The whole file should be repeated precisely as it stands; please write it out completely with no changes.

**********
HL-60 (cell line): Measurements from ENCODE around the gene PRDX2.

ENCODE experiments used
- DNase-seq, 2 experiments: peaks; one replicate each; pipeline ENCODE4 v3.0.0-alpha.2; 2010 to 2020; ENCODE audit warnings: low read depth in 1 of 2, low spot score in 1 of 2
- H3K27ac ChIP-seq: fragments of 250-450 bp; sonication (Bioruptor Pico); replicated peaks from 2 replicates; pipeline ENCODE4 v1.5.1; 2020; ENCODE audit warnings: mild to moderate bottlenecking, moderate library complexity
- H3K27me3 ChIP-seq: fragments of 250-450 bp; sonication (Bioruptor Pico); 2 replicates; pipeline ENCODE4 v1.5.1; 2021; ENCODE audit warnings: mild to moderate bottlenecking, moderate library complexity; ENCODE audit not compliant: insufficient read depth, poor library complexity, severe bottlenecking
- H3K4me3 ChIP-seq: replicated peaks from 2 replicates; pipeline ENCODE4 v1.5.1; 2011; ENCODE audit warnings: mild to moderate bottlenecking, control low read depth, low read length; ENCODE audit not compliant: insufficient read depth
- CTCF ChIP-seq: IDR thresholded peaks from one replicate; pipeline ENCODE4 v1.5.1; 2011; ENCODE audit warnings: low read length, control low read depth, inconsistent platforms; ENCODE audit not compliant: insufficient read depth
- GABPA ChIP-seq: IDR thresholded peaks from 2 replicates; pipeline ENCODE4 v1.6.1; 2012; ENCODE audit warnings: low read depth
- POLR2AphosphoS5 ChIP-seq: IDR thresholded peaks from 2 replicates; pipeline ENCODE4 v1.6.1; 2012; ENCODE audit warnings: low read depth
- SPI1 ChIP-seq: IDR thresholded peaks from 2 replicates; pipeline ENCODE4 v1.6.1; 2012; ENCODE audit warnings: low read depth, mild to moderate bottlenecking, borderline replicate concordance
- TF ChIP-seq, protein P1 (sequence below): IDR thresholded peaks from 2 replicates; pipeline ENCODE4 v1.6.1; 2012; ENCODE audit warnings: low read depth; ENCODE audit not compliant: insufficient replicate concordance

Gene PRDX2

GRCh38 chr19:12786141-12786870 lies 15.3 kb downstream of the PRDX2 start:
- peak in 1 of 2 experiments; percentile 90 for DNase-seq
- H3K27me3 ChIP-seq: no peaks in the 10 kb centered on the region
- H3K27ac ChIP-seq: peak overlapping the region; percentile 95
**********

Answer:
HL-60 (cell line): Measurements from ENCODE around the gene PRDX2.

ENCODE experiments used
- DNase-seq, 2 experiments: peaks; one replicate each; pipeline ENCODE4 v3.0.0-alpha.2; 2010 to 2020; ENCODE audit warnings: low read depth in 1 of 2, low spot score in 1 of 2
- H3K27ac ChIP-seq: fragments of 250-450 bp; sonication (Bioruptor Pico); replicated peaks from 2 replicates; pipeline ENCODE4 v1.5.1; 2020; ENCODE audit warnings: mild to moderate bottlenecking, moderate library complexity
- H3K27me3 ChIP-seq: fragments of 250-450 bp; sonication (Bioruptor Pico); 2 replicates; pipeline ENCODE4 v1.5.1; 2021; ENCODE audit warnings: mild to moderate bottlenecking, moderate library complexity; ENCODE audit not compliant: insufficient read depth, poor library complexity, severe bottlenecking
- H3K4me3 ChIP-seq: replicated peaks from 2 replicates; pipeline ENCODE4 v1.5.1; 2011; ENCODE audit warnings: mild to moderate bottlenecking, control low read depth, low read length; ENCODE audit not compliant: insufficient read depth
- CTCF ChIP-seq: IDR thresholded peaks from one replicate; pipeline ENCODE4 v1.5.1; 2011; ENCODE audit warnings: low read length, control low read depth, inconsistent platforms; ENCODE audit not compliant: insufficient read depth
- GABPA ChIP-seq: IDR thresholded peaks from 2 replicates; pipeline ENCODE4 v1.6.1; 2012; ENCODE audit warnings: low read depth
- POLR2AphosphoS5 ChIP-seq: IDR thresholded peaks from 2 replicates; pipeline ENCODE4 v1.6.1; 2012; ENCODE audit warnings: low read depth
- SPI1 ChIP-seq: IDR thresholded peaks from 2 replicates; pipeline ENCODE4 v1.6.1; 2012; ENCODE audit warnings: low read depth, mild to moderate bottlenecking, borderline replicate concordance
- TF ChIP-seq, protein P1 (sequence below): IDR thresholded peaks from 2 replicates; pipeline ENCODE4 v1.6.1; 2012; ENCODE audit warnings: low read depth; ENCODE audit not compliant: insufficient replicate concordance

Gene PRDX2

GRCh38 chr19:12786141-12786870 lies 15.3 kb downstream of the PRDX2 start:
- peak in 1 of 2 experiments; percentile 90 for DNase-seq
- H3K27me3 ChIP-seq: no peaks in the 10 kb centered on the region
- H3K27ac ChIP-seq: peak overlapping the region; percentile 95